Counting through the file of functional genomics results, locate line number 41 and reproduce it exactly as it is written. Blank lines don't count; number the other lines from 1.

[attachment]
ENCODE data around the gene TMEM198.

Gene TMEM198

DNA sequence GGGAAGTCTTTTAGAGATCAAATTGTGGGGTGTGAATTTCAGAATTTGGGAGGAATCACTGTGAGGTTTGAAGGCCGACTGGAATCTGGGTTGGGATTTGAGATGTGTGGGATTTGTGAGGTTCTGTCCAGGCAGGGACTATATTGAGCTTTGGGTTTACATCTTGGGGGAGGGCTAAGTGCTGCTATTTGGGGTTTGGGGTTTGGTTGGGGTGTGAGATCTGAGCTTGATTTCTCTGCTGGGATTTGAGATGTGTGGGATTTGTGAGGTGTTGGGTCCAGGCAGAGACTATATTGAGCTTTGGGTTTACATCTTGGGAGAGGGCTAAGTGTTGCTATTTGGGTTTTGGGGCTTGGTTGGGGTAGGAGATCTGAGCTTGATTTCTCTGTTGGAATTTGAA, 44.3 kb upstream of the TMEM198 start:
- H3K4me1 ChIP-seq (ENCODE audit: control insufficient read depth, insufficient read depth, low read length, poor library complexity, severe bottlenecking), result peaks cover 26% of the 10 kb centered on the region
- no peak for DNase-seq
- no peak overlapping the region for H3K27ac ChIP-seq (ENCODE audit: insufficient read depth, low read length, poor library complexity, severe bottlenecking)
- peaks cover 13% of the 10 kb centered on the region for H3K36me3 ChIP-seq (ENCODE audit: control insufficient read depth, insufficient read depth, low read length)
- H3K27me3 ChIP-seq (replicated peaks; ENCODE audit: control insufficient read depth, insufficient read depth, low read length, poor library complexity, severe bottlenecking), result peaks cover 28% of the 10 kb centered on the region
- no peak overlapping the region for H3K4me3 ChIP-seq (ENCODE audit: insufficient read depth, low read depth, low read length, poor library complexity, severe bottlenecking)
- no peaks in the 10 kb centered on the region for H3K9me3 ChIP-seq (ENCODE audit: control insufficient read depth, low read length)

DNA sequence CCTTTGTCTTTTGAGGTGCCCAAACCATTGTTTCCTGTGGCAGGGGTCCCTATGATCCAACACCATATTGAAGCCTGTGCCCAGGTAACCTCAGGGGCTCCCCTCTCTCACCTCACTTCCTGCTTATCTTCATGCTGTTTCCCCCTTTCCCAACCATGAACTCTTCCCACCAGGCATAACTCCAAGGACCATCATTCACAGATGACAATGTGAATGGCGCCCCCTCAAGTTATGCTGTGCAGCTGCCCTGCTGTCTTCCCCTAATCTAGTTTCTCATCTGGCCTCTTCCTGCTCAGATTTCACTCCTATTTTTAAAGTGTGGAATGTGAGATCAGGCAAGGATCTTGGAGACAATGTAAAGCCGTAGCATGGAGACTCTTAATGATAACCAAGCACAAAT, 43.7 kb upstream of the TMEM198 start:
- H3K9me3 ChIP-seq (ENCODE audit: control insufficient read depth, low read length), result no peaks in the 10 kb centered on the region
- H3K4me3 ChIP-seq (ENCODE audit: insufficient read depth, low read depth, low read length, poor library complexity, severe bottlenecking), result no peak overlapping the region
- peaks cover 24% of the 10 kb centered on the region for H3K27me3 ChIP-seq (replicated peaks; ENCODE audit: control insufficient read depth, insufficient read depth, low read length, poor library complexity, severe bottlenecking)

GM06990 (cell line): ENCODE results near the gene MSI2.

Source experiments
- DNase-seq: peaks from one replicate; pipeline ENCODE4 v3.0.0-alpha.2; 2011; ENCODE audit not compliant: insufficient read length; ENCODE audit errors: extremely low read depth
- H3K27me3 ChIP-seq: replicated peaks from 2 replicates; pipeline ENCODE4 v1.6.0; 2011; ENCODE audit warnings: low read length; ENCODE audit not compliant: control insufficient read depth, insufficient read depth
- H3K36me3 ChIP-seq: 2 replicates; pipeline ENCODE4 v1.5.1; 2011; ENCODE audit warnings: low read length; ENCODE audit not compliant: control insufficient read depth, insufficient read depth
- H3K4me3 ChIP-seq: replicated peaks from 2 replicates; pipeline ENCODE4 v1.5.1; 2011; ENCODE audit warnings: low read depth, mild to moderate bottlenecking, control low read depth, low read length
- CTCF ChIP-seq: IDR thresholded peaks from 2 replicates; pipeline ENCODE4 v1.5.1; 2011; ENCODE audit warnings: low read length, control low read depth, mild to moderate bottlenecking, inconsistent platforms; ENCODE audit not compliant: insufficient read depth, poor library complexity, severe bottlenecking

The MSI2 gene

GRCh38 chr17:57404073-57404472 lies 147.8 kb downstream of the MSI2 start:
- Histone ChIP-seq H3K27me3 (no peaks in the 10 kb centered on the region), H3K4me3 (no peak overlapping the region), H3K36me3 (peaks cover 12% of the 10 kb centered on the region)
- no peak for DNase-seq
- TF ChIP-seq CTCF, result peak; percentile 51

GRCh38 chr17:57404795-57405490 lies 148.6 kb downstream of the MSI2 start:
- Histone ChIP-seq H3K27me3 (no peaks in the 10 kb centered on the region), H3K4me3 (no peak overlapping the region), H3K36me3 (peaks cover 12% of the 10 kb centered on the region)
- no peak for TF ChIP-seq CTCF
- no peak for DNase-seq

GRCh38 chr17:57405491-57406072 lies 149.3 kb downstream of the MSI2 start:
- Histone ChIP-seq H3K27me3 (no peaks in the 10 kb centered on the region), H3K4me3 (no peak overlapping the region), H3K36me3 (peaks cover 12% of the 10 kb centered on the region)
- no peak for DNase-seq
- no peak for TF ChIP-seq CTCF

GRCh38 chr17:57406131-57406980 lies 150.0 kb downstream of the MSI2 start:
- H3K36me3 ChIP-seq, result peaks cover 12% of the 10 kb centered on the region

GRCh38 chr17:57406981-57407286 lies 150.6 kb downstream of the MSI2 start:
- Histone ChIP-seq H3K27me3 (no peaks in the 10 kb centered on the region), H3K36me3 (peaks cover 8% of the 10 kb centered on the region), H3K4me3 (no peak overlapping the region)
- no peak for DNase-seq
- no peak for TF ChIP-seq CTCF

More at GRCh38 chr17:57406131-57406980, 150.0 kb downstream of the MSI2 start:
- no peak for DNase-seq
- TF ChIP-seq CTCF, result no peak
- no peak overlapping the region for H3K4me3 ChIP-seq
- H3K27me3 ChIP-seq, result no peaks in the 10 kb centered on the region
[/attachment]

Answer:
More at GRCh38 chr17:57406131-57406980, 150.0 kb downstream of the MSI2 start: